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Table of contents
CONTENTS
ANALYSIS OF THE SEXUAL IMPULSE-1
ANALYSIS OF THE SEXUAL IMPULSE-2
ANALYSIS OF THE SEXUAL IMPULSE-3
ANALYSIS OF THE SEXUAL IMPULSE-4
ANALYSIS OF THE SEXUAL IMPULSE-5
ANALYSIS OF THE SEXUAL IMPULSE-6
ANALYSIS OF THE SEXUAL IMPULSE-7
ANALYSIS OF THE SEXUAL IMPULSE-8
ANALYSIS OF THE SEXUAL IMPULSE-9
ANALYSIS OF THE SEXUAL IMPULSE-10
FOOTNOTES
LOVE AND PAIN-1.1
LOVE AND PAIN-1.2
LOVE AND PAIN-1.3
LOVE AND PAIN-1.4
LOVE AND PAIN-1.5
LOVE AND PAIN-1.6
LOVE AND PAIN-2.1
LOVE AND PAIN-2.2
LOVE AND PAIN-2.3
LOVE AND PAIN-2.4
LOVE AND PAIN-3.1
LOVE AND PAIN-3.2
LOVE AND PAIN-3.3
LOVE AND PAIN-3.4
LOVE AND PAIN-4
LOVE AND PAIN-5.1
LOVE AND PAIN-5.2
LOVE AND PAIN-6.1
LOVE AND PAIN-6.2
LOVE AND PAIN-7
THE SEXUAL IMPULSE IN WOMEN-1.1
THE SEXUAL IMPULSE IN WOMEN-1.2
THE SEXUAL IMPULSE IN WOMEN-1.3
THE SEXUAL IMPULSE IN WOMEN-1.4
THE SEXUAL IMPULSE IN WOMEN-1.5
THE SEXUAL IMPULSE IN WOMEN-1.6
THE SEXUAL IMPULSE IN WOMEN-2.1
THE SEXUAL IMPULSE IN WOMEN-2.2
THE SEXUAL IMPULSE IN WOMEN-2.3
THE SEXUAL IMPULSE IN WOMEN-3
APPENDIX A-1
APPENDIX A-2-3
APPENDIX B HISTORY-1
APPENDIX B HISTORY-2
APPENDIX B HISTORY-3-4-5-6-7
APPENDIX B HISTORY-8-9-10
APPENDIX B HISTORY-11-12
APPENDIX B HISTORY-13
APPENDIX B HISTORY-14-15
APPENDIX B HISTORY-16
APPENDIX B HISTORY-17
APPENDIX B HISTORY-18
APPENDIX B HISTORY-19
INDEX OF AUTHORS

believed I was doing it for her good. Had I realized then, as I 

do now, that my sole aim and object was physical pleasure, I 

believe my pleasure would have ceased; in any case I should not 

have felt justified in so treating her. Do I at all persuade you 

that my pleasure was a reflection of hers? That it was, I think, 

is clear from the fact that I only obtained it when she was 

willing to submit. Any _real_ resistance or signs that I was 

overpassing the boundary of pleasure in her and urging on pain 

without excitement caused me to desist and my own pleasure to 

cease. 

 

"I disclaim all altruism in my dealings with my sister. What 

occurs appears to me to be this: A situation appeals to one in 

imagination and one at once desires to transfer it to the realms 

of fact, being one's self one of the principal actors. If it is 

the passive side which appeals to one, one would prefer to be 

passive; but if that is not obtainable then one takes the active 

part as next best. In either case, however, it is _the 

realization of the imagined situation_ that gives the pleasure, 

not the other person's pleasure as such, although his or her 

supposed pleasure creates the situation. If I were a man it would 

afford me great delight to hold a woman over a precipice, even if 

she disliked it. The idea appeals to me so strongly that I could 

not help _imagining_ her pleasure, though I might _know_ she got 

none, and even though she made every demonstration of fear and 

dislike of it. The situation so often imagined would have become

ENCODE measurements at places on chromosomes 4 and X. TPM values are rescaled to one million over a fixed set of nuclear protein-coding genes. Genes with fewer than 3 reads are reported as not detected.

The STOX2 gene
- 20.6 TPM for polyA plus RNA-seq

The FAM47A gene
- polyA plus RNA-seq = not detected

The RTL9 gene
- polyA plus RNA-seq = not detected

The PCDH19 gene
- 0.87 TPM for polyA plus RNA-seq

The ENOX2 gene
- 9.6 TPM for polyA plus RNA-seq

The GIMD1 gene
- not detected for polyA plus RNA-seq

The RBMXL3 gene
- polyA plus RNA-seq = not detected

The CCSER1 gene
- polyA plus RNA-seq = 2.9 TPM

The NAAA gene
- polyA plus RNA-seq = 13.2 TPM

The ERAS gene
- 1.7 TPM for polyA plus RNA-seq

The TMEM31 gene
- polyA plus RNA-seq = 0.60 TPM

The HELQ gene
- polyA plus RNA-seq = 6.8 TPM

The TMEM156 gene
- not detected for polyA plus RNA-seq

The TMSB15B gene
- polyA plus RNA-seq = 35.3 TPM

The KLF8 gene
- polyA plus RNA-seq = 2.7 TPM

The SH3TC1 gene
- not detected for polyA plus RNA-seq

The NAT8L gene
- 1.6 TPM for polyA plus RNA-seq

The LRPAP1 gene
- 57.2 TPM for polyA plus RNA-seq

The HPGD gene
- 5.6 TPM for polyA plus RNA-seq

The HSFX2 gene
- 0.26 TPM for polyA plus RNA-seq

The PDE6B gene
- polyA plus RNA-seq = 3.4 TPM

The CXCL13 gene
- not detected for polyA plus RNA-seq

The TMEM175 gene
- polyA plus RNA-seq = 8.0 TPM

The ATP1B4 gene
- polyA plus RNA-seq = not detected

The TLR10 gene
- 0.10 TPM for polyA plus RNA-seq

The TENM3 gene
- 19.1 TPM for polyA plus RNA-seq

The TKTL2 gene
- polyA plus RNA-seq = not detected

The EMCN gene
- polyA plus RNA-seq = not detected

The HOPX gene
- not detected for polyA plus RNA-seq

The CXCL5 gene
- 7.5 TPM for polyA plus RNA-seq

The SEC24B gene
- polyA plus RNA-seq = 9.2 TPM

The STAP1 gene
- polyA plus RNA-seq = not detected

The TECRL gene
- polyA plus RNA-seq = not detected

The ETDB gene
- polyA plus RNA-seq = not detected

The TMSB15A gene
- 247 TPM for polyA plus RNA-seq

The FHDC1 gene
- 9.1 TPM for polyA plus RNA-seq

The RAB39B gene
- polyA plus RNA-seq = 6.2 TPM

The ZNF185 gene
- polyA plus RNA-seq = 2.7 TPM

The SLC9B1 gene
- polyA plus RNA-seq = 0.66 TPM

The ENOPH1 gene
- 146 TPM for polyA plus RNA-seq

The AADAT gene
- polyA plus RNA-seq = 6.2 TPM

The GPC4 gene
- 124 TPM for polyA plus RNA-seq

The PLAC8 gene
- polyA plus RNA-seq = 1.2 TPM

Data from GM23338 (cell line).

a fact. It seems to me I have to say a thing is and is not in the 

same breath, but the confusion is only in the words. 

 

"Let me give you another example: I have a tame pigeon which has 

a great affection for me. It sits on my shoulder and squats down 

with its wings out as birds do when courting, pecking me to make 

me take notice of it, and flickering its wings. I like to hold it 

so that it can't move its wings, because I imagine this increases 

its excitement. If it struggles, or seems to dislike my holding 

it, I let it go. 

 

"In an early engagement (afterward broken off) my _fiance_ used 

to take an evident pleasure in telling me how he would punish me 

if I disobeyed him when we were married. Though we had but little 

in common mentally, I was frequently struck with the similarity 

between his ideas and what my own had been in regard to my 

sister. He used his authority over me most capriciously. On one 

occasion he would not let me have any supper at a dance. On 

another he objected to my drinking black coffee. No day passed 

without a command or prohibition on some trifling point. Whenever 

he saw, though, that I really disliked the interference or made 

any decided resistance, which happened very seldom, he let me 

have my own way at once. I cannot but think, when I recall the 

various circumstances, that he got a certain pleasure, as I had 

done with my sister, by an almost unconscious transference of my 

feelings to himself. 

 

"I find, too, that, when I want a man to say or do to me what 

would cause me pleasure and he does not gratify me, I feel an 

intense longing to change places, to be the man and make him, as 

the woman, feel what I want to feel. Combined with this is a 

sense of irritation at not being gratified and a desire to punish 

him for my deprivation, for his stupidity in not saying or doing 

the right thing. I don't feel any anger at a man not caring for 

me, but only for not divining my feelings when he does care. 

 

"Now let me take another case: that of the man who used to 

experience pleasure when surprising a woman making water. (Cf. 

_Archives d'Anthropologie Criminelle_, Nov. 15, 1900.) Here the 

woman's embarrassment appears to be a factor; but it seems to me 


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